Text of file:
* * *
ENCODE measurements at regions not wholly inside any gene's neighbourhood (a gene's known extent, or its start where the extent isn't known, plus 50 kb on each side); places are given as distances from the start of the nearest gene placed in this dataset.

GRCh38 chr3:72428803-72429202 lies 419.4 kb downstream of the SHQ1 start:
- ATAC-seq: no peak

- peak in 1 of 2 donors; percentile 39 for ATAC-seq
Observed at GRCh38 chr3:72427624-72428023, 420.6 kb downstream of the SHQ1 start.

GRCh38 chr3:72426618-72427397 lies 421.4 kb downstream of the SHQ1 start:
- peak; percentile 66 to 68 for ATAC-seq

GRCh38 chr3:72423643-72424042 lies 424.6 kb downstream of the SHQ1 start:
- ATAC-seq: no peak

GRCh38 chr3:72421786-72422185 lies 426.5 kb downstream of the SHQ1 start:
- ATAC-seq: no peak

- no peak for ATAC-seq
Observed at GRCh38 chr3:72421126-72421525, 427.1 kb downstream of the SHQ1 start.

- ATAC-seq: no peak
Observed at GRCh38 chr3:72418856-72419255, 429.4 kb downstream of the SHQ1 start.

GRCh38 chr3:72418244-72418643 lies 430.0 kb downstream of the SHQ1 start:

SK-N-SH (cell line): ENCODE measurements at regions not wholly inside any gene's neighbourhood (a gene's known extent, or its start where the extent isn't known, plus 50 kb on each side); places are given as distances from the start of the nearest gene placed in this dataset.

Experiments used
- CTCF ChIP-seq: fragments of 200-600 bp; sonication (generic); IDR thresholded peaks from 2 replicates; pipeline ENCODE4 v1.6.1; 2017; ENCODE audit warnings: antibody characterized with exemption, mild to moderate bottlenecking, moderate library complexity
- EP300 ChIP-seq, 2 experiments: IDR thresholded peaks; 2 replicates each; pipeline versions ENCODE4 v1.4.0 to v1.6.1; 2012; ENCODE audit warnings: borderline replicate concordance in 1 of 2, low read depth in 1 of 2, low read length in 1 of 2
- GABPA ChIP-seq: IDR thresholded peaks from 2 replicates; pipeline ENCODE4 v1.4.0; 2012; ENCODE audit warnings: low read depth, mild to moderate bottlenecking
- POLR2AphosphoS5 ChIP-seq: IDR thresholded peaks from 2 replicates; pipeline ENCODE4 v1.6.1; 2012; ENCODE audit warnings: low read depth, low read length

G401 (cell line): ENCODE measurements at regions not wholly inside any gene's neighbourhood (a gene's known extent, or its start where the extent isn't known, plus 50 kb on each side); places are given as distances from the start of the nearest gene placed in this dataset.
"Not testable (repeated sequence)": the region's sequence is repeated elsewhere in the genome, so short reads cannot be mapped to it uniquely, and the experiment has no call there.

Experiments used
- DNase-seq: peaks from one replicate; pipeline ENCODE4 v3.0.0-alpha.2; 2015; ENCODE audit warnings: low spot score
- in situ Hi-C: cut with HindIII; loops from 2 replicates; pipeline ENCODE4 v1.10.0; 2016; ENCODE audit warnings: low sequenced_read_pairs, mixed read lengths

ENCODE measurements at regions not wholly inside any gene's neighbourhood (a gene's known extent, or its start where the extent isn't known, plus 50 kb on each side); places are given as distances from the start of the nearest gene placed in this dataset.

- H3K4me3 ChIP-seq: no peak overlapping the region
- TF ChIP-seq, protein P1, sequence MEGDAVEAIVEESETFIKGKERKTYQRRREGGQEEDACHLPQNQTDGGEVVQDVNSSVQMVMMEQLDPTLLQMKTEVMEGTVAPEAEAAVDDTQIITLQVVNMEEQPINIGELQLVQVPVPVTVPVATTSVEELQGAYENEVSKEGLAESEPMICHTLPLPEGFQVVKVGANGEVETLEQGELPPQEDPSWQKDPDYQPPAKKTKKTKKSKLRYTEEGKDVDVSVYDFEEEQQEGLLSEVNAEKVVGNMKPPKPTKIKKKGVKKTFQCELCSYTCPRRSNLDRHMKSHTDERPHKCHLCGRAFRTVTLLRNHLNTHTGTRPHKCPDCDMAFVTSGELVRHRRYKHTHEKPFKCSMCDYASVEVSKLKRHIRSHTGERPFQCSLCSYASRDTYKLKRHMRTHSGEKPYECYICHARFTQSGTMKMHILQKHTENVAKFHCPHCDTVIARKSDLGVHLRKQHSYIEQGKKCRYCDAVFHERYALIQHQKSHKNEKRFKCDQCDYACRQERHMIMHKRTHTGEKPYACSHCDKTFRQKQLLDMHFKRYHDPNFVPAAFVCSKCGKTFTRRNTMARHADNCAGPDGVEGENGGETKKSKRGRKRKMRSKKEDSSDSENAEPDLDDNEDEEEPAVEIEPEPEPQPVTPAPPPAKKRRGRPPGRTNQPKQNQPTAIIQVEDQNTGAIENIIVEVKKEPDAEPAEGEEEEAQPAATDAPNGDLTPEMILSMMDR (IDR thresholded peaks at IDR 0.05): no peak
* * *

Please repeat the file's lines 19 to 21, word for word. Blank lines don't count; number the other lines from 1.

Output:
- CTCF ChIP-seq: fragments of 200-600 bp; sonication (generic); IDR thresholded peaks from 2 replicates; pipeline ENCODE4 v1.6.1; 2017; ENCODE audit warnings: antibody characterized with exemption, mild to moderate bottlenecking, moderate library complexity
- EP300 ChIP-seq, 2 experiments: IDR thresholded peaks; 2 replicates each; pipeline versions ENCODE4 v1.4.0 to v1.6.1; 2012; ENCODE audit warnings: borderline replicate concordance in 1 of 2, low read depth in 1 of 2, low read length in 1 of 2
- GABPA ChIP-seq: IDR thresholded peaks from 2 replicates; pipeline ENCODE4 v1.4.0; 2012; ENCODE audit warnings: low read depth, mild to moderate bottlenecking